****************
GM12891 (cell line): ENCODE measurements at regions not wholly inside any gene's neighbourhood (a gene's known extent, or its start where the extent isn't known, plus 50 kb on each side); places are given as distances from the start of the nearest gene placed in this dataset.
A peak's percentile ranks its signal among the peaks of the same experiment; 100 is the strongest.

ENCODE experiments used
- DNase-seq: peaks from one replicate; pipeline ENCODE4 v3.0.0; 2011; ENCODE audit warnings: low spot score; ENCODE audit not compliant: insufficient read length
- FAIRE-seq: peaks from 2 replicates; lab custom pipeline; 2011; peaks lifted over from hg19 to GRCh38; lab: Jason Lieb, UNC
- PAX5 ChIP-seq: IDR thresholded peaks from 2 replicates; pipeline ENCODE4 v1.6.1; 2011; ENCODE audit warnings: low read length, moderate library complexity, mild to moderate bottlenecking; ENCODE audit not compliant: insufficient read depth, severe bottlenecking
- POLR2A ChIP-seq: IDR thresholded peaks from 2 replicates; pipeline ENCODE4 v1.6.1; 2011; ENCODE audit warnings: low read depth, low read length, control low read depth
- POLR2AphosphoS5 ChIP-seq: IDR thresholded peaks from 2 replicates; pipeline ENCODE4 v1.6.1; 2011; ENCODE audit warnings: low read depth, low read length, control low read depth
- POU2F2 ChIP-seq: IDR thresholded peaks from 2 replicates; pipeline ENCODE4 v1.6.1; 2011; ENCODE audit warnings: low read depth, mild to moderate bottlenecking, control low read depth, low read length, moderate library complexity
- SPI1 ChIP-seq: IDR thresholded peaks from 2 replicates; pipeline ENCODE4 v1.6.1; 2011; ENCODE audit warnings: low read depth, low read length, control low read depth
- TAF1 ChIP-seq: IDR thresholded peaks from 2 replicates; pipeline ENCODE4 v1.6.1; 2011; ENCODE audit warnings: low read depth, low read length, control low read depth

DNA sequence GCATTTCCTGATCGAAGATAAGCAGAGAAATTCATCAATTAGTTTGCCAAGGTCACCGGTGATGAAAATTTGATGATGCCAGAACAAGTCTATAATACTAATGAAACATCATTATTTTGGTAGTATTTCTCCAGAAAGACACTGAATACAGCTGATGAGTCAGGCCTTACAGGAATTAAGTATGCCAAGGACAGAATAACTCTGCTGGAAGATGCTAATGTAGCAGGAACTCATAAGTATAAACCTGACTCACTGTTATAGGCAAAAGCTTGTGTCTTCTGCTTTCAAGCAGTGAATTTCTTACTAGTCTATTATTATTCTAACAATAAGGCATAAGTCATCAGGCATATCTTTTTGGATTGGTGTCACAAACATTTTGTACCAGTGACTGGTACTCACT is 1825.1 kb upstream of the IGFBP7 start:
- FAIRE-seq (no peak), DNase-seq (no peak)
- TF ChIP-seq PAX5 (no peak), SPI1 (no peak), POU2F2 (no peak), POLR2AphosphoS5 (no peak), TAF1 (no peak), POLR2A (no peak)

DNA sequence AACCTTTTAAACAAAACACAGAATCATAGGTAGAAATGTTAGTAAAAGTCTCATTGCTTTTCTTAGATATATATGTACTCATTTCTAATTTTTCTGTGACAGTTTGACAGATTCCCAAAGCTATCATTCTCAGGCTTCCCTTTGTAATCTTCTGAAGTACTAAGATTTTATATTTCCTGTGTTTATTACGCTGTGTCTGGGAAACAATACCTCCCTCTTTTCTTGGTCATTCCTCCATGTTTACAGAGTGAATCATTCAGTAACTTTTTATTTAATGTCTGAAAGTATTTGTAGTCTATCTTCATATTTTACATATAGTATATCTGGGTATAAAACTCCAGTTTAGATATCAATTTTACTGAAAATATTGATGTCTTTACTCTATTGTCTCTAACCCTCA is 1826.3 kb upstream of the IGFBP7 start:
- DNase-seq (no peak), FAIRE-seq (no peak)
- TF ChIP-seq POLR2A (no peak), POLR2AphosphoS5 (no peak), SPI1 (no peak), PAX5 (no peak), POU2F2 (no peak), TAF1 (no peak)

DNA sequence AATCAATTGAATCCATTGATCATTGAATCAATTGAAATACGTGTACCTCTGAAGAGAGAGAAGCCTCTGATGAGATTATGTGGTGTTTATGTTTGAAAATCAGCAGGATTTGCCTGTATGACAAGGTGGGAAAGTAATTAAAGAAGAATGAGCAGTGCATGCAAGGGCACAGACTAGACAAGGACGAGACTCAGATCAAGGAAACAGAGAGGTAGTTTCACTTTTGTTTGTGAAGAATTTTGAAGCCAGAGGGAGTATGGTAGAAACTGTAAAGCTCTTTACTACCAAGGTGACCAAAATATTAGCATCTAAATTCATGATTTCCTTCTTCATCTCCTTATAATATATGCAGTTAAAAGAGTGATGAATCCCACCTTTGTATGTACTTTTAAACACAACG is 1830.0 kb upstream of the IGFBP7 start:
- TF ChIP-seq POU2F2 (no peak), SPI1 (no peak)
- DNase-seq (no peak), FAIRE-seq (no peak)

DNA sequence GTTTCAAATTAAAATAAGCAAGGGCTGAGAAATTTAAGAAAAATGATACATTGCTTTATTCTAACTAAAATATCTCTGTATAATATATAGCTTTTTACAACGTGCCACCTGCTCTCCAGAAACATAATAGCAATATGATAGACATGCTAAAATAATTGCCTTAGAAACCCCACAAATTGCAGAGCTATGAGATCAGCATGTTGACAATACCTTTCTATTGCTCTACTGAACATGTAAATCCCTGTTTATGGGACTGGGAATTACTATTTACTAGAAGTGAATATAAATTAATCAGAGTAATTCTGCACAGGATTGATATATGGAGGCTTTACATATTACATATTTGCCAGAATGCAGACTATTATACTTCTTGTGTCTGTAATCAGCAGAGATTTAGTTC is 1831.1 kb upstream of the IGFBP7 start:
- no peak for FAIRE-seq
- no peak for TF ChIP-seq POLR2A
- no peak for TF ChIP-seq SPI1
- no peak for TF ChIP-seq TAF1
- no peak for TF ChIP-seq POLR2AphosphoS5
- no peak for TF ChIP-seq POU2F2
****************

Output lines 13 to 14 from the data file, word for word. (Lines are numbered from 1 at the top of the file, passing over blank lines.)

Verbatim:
- FAIRE-seq (no peak), DNase-seq (no peak)
- TF ChIP-seq PAX5 (no peak), SPI1 (no peak), POU2F2 (no peak), POLR2AphosphoS5 (no peak), TAF1 (no peak), POLR2A (no peak)